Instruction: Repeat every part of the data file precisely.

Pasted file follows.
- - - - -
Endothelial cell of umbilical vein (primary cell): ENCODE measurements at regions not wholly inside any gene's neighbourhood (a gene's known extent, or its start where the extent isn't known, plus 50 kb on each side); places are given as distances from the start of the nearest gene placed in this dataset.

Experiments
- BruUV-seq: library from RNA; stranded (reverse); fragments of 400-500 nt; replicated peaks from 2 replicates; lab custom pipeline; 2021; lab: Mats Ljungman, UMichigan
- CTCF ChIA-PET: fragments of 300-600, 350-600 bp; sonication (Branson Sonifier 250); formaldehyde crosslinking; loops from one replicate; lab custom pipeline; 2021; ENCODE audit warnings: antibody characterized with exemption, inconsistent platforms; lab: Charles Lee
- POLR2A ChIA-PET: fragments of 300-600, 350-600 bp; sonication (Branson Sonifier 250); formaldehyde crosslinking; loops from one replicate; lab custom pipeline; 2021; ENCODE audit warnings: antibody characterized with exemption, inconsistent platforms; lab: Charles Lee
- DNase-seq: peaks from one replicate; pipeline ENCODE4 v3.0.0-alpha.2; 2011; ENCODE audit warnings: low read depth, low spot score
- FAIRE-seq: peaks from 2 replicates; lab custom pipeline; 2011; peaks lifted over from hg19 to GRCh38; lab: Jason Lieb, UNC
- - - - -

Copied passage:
Endothelial cell of umbilical vein (primary cell): ENCODE measurements at regions not wholly inside any gene's neighbourhood (a gene's known extent, or its start where the extent isn't known, plus 50 kb on each side); places are given as distances from the start of the nearest gene placed in this dataset.

Experiments
- BruUV-seq: library from RNA; stranded (reverse); fragments of 400-500 nt; replicated peaks from 2 replicates; lab custom pipeline; 2021; lab: Mats Ljungman, UMichigan
- CTCF ChIA-PET: fragments of 300-600, 350-600 bp; sonication (Branson Sonifier 250); formaldehyde crosslinking; loops from one replicate; lab custom pipeline; 2021; ENCODE audit warnings: antibody characterized with exemption, inconsistent platforms; lab: Charles Lee
- POLR2A ChIA-PET: fragments of 300-600, 350-600 bp; sonication (Branson Sonifier 250); formaldehyde crosslinking; loops from one replicate; lab custom pipeline; 2021; ENCODE audit warnings: antibody characterized with exemption, inconsistent platforms; lab: Charles Lee
- DNase-seq: peaks from one replicate; pipeline ENCODE4 v3.0.0-alpha.2; 2011; ENCODE audit warnings: low read depth, low spot score
- FAIRE-seq: peaks from 2 replicates; lab custom pipeline; 2011; peaks lifted over from hg19 to GRCh38; lab: Jason Lieb, UNC